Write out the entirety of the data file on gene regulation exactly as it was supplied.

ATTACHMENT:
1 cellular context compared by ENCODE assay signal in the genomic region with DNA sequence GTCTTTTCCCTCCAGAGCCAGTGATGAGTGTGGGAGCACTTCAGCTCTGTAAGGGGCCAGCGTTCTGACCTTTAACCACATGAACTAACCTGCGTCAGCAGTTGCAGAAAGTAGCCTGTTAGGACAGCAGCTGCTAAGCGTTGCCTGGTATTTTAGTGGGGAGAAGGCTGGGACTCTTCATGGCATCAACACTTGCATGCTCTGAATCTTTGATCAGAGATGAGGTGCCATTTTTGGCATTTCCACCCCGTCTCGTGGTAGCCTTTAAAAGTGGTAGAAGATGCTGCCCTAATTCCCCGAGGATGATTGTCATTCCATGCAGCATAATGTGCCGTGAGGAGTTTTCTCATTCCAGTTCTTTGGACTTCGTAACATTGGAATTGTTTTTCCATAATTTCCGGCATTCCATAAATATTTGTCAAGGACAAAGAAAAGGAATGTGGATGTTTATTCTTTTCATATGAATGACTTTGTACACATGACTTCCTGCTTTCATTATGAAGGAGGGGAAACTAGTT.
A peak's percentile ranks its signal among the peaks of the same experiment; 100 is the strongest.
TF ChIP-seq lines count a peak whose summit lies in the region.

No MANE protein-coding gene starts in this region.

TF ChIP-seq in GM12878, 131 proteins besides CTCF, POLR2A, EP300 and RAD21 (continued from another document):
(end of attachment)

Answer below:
1 cellular context compared by ENCODE assay signal in the genomic region with DNA sequence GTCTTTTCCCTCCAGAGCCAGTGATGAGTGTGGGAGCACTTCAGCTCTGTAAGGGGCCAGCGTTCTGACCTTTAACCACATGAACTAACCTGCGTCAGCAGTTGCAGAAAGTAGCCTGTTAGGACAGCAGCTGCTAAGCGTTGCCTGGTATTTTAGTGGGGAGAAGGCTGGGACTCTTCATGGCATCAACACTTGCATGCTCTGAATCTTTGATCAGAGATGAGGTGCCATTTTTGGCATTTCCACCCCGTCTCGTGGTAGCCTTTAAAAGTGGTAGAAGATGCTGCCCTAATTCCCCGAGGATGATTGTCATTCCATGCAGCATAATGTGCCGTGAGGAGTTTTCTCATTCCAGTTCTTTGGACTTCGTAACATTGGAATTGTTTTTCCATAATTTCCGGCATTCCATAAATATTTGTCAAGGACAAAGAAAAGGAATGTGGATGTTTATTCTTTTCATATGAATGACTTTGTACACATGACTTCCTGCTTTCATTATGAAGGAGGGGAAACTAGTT.
A peak's percentile ranks its signal among the peaks of the same experiment; 100 is the strongest.
TF ChIP-seq lines count a peak whose summit lies in the region.

No MANE protein-coding gene starts in this region.

TF ChIP-seq in GM12878, 131 proteins besides CTCF, POLR2A, EP300 and RAD21 (continued from another document):